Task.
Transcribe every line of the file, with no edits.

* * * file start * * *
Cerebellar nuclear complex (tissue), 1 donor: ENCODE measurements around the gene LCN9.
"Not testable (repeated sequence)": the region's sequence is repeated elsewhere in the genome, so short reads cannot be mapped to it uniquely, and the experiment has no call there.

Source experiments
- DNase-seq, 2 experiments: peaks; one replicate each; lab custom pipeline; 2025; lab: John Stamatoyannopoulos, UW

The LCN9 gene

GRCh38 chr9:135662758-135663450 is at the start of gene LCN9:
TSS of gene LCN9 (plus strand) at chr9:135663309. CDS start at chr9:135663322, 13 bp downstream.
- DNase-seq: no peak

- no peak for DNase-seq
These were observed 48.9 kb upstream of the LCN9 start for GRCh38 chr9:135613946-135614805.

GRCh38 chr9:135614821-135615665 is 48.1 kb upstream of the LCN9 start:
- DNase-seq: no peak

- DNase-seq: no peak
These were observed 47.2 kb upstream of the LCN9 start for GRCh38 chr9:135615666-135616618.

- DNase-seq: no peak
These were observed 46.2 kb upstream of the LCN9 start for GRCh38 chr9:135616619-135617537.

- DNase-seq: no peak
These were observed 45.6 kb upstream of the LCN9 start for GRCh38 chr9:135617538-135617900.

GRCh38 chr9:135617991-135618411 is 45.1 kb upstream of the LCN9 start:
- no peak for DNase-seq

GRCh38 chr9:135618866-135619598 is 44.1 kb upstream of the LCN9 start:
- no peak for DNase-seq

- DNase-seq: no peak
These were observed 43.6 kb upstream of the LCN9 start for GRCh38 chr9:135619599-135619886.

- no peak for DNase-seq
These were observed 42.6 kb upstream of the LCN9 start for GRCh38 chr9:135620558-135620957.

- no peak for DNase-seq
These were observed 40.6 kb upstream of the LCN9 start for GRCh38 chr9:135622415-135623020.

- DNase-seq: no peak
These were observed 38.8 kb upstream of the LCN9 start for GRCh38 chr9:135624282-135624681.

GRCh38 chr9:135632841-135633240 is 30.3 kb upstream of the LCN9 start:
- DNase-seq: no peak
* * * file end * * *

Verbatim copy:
Cerebellar nuclear complex (tissue), 1 donor: ENCODE measurements around the gene LCN9.
"Not testable (repeated sequence)": the region's sequence is repeated elsewhere in the genome, so short reads cannot be mapped to it uniquely, and the experiment has no call there.

Source experiments
- DNase-seq, 2 experiments: peaks; one replicate each; lab custom pipeline; 2025; lab: John Stamatoyannopoulos, UW

The LCN9 gene

GRCh38 chr9:135662758-135663450 is at the start of gene LCN9:
TSS of gene LCN9 (plus strand) at chr9:135663309. CDS start at chr9:135663322, 13 bp downstream.
- DNase-seq: no peak

- no peak for DNase-seq
These were observed 48.9 kb upstream of the LCN9 start for GRCh38 chr9:135613946-135614805.

GRCh38 chr9:135614821-135615665 is 48.1 kb upstream of the LCN9 start:
- DNase-seq: no peak

- DNase-seq: no peak
These were observed 47.2 kb upstream of the LCN9 start for GRCh38 chr9:135615666-135616618.

- DNase-seq: no peak
These were observed 46.2 kb upstream of the LCN9 start for GRCh38 chr9:135616619-135617537.

- DNase-seq: no peak
These were observed 45.6 kb upstream of the LCN9 start for GRCh38 chr9:135617538-135617900.

GRCh38 chr9:135617991-135618411 is 45.1 kb upstream of the LCN9 start:
- no peak for DNase-seq

GRCh38 chr9:135618866-135619598 is 44.1 kb upstream of the LCN9 start:
- no peak for DNase-seq

- DNase-seq: no peak
These were observed 43.6 kb upstream of the LCN9 start for GRCh38 chr9:135619599-135619886.

- no peak for DNase-seq
These were observed 42.6 kb upstream of the LCN9 start for GRCh38 chr9:135620558-135620957.

- no peak for DNase-seq
These were observed 40.6 kb upstream of the LCN9 start for GRCh38 chr9:135622415-135623020.

- DNase-seq: no peak
These were observed 38.8 kb upstream of the LCN9 start for GRCh38 chr9:135624282-135624681.

GRCh38 chr9:135632841-135633240 is 30.3 kb upstream of the LCN9 start:
- DNase-seq: no peak